I'm finally getting down to do some real research for this project at The Royal Standard. I've started reading Iain Sinclair's Lights Out for the Territory. Which charts a series of walks done by the writer across London in the mid-nineties.

It's good. He seems less angry than in London Orbital, which was written much later, in 2002. But then again, by 2002 Labour had been in power for five years. Tony Blair was about to throw us into a nine year war in Iraq, and, for a resident of East London, such as Sinclair, the Millennium Dome  was there, just waiting to bring the bile up to the back of one's throat.

Sinclair references the Dome a lot in his writing. For someone interested in the city as a mystical place - with city politics as black magic - the Dome is an obvious touchstone. The Dome is something that everyone remembers for the wrong reasons, and as a signifier for corrupt and pointless acts of government expenditure, you can't get much better. Well, not yet anyway. London 2012 awaits...

Anyway, as I'm reading a lot of Sinclair, I thought I'd walk to the Dome and see if I could sense any of the dark energy being picked up or sent out by those yellow metal struts.


To get down to Greenwich foot tunnel I have to walk through Canary Wharf. That place is mystifying. It has its own security force. Not the people in the orange jackets - sure they're paid to stand around and look at you with a beady eye as you take photos. No, the real security are the joggers. The infinite lunchtime joggers.

As I approached the roadside security hut (private land - if you're driving you get checked on the way in. No undesirables - not that anyone would know what Canary Wharf desires, apart from incredibly fluid capital, but how do you fit that in your car?) I saw a guy jogging up and down the road beside Billingsgate Fish Market. Back and forth. Sprinting slowly. He would hit a wall as he got to the edge of the land owned by LDDC (London Docklands Development Corporation). Perhaps he was trying to escape. Needed a run up. Maybe he had one of those metal tags in his feet, like a supermarket trolley with a magnetic security feature. Everyone gets one when you work here.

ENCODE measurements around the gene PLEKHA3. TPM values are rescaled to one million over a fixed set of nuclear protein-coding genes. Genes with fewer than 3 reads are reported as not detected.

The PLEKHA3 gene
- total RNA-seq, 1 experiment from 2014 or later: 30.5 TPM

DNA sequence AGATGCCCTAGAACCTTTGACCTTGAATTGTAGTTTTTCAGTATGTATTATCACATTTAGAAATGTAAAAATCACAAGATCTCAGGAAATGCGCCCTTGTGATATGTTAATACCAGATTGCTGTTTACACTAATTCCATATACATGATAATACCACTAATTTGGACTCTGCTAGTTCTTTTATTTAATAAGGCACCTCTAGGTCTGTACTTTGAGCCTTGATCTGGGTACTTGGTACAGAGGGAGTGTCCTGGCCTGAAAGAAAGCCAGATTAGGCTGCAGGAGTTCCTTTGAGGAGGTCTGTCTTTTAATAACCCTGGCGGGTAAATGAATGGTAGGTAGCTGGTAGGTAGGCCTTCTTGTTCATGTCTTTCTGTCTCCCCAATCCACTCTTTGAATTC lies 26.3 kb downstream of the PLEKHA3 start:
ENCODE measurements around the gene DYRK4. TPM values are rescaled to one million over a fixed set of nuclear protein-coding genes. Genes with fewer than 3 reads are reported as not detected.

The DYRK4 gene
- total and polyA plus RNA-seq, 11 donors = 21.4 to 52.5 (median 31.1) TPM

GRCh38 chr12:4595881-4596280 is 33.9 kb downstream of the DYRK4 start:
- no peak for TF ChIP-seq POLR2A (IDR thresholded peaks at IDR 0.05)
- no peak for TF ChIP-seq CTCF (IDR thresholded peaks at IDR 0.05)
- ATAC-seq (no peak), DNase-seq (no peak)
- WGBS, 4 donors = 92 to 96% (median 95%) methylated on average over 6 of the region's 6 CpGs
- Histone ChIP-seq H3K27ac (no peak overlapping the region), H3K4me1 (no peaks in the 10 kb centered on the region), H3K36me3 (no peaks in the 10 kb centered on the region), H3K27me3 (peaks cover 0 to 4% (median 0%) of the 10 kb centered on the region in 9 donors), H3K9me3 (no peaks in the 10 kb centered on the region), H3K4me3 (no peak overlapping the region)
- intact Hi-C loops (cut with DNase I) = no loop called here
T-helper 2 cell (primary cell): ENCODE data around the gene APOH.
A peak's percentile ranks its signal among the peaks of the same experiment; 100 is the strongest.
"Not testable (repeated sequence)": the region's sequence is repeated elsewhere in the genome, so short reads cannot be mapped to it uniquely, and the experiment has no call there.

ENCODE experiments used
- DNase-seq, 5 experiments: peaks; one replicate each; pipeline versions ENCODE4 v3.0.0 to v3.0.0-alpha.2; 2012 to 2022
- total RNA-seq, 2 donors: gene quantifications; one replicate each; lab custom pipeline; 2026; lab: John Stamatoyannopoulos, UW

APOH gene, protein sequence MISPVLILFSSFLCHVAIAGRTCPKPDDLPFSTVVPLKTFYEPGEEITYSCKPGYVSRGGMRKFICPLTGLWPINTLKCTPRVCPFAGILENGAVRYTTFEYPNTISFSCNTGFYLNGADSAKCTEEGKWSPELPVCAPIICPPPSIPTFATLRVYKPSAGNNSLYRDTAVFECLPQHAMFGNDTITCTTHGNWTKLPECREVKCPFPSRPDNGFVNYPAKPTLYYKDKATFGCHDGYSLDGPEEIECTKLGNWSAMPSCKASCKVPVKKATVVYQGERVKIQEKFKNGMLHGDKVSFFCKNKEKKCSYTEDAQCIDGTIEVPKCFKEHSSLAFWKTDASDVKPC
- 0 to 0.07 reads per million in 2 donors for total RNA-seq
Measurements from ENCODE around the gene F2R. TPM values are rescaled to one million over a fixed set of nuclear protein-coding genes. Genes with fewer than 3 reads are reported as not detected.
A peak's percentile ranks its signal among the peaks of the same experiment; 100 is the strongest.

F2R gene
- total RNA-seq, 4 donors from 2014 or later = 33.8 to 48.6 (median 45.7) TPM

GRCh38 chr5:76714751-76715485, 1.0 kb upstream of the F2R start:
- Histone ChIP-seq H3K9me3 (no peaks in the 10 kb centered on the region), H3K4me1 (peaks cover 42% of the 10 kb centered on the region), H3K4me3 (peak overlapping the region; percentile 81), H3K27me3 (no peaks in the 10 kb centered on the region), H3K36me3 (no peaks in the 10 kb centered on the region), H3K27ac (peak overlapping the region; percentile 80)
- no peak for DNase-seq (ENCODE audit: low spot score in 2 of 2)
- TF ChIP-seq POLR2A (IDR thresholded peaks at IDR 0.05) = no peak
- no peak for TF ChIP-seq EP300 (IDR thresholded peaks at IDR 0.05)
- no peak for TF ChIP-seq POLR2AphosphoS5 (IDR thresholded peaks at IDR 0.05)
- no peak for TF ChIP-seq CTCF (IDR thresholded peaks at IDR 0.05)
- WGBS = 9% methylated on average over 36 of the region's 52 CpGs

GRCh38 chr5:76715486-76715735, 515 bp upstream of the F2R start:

As I took this photo (there is the Dome, lurking in the background, behind the masonic pillars that mark the edge of the territory [maybe they send out the magnetic signal to stop escapees?]), two more joggers passed me, on lunchtime patrol. Australians. Talking about their Olympic tickets. I imagine Olympic tickets raining down on Canary Wharf like confetti, or torn up £50 notes.

Here is a nice dead zone across the water. I think I can get onto there - maybe something to try when Colin Dilnot comes down to visit me for more research. What would I do there? Perform shamanistic rituals? Sacrifice a Pret a Manger sandwich? Gymnastics? How long would I last before the joggers dived in, swam over and escorted me from the property? Is it in their jurisdiction, or would they bounce back off the LDDC's force field, and watch me from the edge of their Zone, wondering what on earth I was doing and how I could possibly monetise it?

As you get across to South Quay, the money starts to fade away. More fencing, less security. Less brand names. More independent (read: weird) retailers. Faceless warehousey-offices designed by no-namers. Here is a nice altar upon which to perform for passers by - mostly lost tourists and shame faced Canary Wharf workers who live the wrong side of the South Quay footbridge (because who else would live here? Why?).

And here is some fake grass around the base of a tree.